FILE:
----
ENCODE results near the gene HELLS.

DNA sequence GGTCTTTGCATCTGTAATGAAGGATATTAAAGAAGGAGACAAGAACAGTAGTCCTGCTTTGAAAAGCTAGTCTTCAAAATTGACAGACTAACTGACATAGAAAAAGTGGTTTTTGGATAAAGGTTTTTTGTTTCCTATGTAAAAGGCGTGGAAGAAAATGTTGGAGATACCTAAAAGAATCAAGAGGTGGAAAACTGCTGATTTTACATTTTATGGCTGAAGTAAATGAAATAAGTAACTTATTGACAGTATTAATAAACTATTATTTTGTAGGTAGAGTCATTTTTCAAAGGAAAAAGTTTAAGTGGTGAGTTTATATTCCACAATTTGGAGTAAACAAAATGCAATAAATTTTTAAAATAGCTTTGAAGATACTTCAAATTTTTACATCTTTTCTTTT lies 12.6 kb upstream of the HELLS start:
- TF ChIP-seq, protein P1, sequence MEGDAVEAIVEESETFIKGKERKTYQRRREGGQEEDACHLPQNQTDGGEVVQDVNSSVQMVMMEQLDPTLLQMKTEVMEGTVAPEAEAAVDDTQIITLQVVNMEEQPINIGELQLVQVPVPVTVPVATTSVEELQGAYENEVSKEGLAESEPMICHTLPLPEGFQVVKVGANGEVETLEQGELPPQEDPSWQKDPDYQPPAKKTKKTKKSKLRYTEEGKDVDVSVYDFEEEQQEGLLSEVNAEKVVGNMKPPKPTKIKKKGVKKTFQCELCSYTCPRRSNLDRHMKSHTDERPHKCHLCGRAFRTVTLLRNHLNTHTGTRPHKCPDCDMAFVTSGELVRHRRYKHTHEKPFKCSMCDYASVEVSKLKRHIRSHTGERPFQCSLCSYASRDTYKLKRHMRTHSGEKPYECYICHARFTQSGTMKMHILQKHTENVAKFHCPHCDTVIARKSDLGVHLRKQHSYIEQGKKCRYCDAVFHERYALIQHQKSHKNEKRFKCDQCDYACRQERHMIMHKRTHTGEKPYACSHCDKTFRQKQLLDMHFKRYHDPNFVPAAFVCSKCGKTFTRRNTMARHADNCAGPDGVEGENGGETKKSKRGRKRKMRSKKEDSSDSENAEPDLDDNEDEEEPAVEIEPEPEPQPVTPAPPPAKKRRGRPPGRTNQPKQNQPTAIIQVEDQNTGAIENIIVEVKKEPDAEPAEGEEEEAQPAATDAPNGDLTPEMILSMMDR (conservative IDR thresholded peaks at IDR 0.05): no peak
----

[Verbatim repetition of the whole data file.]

ENCODE results near the gene HELLS.

DNA sequence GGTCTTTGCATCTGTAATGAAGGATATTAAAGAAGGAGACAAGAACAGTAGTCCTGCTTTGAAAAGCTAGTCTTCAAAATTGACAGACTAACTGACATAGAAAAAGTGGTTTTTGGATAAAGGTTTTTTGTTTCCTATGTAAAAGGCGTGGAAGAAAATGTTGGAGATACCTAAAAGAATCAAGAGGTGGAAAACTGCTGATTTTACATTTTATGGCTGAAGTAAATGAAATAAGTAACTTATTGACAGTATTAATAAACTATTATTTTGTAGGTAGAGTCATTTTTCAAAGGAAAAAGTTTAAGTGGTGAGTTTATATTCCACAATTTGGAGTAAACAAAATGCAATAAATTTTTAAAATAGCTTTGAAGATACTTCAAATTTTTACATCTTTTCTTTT lies 12.6 kb upstream of the HELLS start:
- TF ChIP-seq, protein P1, sequence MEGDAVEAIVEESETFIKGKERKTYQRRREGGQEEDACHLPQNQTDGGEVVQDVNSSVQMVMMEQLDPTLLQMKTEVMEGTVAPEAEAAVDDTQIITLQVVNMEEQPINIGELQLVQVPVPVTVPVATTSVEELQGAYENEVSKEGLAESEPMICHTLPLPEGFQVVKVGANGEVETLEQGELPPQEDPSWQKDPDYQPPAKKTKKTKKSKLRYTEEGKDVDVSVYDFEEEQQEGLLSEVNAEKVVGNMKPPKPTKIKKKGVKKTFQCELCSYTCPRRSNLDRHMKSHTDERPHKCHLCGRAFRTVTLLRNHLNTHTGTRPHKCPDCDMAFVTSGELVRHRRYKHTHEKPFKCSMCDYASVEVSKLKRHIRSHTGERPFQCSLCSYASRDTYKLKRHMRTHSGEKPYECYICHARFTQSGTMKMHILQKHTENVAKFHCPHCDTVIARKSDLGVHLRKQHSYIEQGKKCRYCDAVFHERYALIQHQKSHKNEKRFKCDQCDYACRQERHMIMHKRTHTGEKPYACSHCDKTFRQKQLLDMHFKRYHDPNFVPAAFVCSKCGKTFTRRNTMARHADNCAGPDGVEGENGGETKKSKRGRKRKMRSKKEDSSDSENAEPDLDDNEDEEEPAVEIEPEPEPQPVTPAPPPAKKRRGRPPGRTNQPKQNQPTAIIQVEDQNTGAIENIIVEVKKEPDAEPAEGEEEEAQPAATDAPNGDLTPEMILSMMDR (conservative IDR thresholded peaks at IDR 0.05): no peak